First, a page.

We lie flat on our backs next to each other, our faces toward Heaven. I feel his warmth all down my right side, and he stirs as I nestle against his left side. In the quiet of the day’s busy end, my husband begins our nightly ritual.
“Thank you for the four children you’ve given to us,” he prays.
Eyes heavy, bodies tired, his words unlock a routine so old it began before exhaustion had more to do with little people madness than the number of our years. With the slur of sleep on our tongues, we bring our four children and their families far above the bedroom ceiling and up to the throne. Every night we lay them at the King’s feet. We relinquish them as the priceless treasures they are before sleep’s muddy sludge folds over us.
“. . . and for the one we never knew,” he continues as he does sometimes.
My eyes fly open. Blackness fills the gap above me all the way to the throne. Images of a foreign hospital bed block the sound of his ongoing prayers as he lists the names of our children and their needs. I hear their names in the backdrop of my mind. Long after his prayer has ended, his sleep breathing tells me he is out, but I still stare at the dark.
My husband’s unpredictable thankfulness for an event that happened so many years ago always surprises me. The mention is as random and inconsistent as the first falling snowflakes. And I wonder why?
Each time he prays about “the one we never knew,” I’m startled into recalling something not seeking to be remembered, yet not really wishing to forget. His gratitude cherishes an unborn child we loved but never held. In our nightly routine of laying down our children much like we lay down our own tired selves, the incongruity of life and death jars me awake. His prayer resurrects another season in a different place, and I’m too tired to want to remember. But I do.
Sad undertows tug inside me like somber waves, and there next to the sleeping father of our children, I think back to my pregnancy loss. I was in my sixth month, far from home, and my dad was dying. I remember again the quiet doctor’s office and the concerned look on his face as he searched for a heartbeat.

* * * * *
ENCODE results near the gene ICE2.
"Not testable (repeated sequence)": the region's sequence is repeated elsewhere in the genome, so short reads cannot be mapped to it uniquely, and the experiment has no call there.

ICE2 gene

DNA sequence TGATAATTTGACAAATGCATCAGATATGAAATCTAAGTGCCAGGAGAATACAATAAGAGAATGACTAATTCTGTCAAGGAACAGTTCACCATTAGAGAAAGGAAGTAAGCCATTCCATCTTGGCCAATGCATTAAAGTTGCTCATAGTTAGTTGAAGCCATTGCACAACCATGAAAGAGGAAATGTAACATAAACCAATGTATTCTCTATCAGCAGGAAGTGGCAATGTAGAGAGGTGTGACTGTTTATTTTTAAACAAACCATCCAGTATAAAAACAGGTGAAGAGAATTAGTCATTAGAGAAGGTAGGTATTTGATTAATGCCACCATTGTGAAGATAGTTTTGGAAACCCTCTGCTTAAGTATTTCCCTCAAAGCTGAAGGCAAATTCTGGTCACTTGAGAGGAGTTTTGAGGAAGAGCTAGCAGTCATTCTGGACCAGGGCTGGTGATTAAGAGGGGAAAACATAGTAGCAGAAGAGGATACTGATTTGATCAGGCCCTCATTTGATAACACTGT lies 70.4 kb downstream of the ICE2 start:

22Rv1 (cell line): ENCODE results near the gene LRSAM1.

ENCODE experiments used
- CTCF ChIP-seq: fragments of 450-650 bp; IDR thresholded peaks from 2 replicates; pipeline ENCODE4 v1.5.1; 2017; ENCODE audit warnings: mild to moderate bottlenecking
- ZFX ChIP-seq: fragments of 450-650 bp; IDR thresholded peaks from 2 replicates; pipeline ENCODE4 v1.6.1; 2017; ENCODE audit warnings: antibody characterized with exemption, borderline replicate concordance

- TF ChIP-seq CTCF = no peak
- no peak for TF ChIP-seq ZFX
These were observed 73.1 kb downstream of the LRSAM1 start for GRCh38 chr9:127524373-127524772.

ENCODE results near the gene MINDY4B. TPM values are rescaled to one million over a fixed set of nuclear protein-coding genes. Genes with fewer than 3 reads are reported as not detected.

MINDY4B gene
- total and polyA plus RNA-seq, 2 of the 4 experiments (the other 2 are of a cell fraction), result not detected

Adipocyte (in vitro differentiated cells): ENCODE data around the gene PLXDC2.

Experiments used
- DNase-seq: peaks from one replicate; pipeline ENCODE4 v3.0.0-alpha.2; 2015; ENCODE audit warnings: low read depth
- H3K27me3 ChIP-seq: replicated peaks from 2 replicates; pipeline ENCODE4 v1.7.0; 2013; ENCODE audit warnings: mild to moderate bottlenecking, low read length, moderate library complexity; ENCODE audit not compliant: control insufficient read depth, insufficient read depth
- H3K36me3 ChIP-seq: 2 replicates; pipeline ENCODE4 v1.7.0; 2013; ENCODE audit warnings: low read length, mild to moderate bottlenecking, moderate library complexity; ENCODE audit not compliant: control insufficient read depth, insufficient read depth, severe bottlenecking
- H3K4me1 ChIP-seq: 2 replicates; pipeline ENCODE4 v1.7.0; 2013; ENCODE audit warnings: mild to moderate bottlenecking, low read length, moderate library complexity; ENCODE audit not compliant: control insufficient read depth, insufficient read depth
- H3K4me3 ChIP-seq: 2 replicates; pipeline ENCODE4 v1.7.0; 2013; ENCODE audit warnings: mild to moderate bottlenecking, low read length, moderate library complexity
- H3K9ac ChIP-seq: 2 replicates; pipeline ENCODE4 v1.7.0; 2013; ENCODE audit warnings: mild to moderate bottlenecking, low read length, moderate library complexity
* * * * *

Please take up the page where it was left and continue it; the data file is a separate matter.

Three little girls raced through the house, accentuating my nausea and swollen belly, excited about another baby. I felt I’d let them down.
When news came of my father’s death, I wondered if I’d somehow disappointed him as well. Across the ocean from my grieving family, I mourned for my dad and the child he would never know. And I buried my face in the soft, blue sleeper that would never swaddle our baby. I am a mommy and he is a daddy to the child we never knew.
I finally ask him after the sun is up and another day is born. It takes guts to put the question in front of us both, “Why do you thank Jesus for the baby we never had?”
There is no answer for what seems too long.
“He created a soul,” he finally says.
Something from inside my heart washes me, like a warm cleansing. My husband’s acknowledgment of the baby we never knew reveals to me true loss is birthed from something of worth. It reminds me of the privilege we had to bring a tiny life from my womb into the hands of a waiting Father, and it assures me the baby we never knew was known by God.
“Your eyes saw my unformed body; all the days ordained for me were written in your book before one of them came to be” (Psalm 139:16, NIV).
“It was our baby,” he whispers.
Precious losses observed give tribute to God’s faithful gifts. Thanksgiving testifies of His presence through good and difficult, amid full and empty realities within life’s brokenness. This is what my husband reminds me of with his gratefulness. What he can’t yet see but knows will come—an eternal hope—rekindles a love for a child never born, and a determination to remember life’s sacredness.
“For you created my inmost being; you knit me together in my mother’s womb” (Psalm 139:13, NIV).
I am a mother to four wonderful children who laugh and love, who breathe and move. I am a mother to one child I never knew yet who I love and who dances with Jesus.
“You carried it for as long as He wanted you to. Then He took our baby home,” he finishes. Blue eyes connect with mine. Together, our vision swims a bit in an understanding pool of happy sorrow.
“. . . all the days ordained for me were written in your book . . .” (Psalm 139:16). Life, even in its absence needs to be celebrated.
I snuggle deeper against the man who compels me to remember and offer praise for precious loss.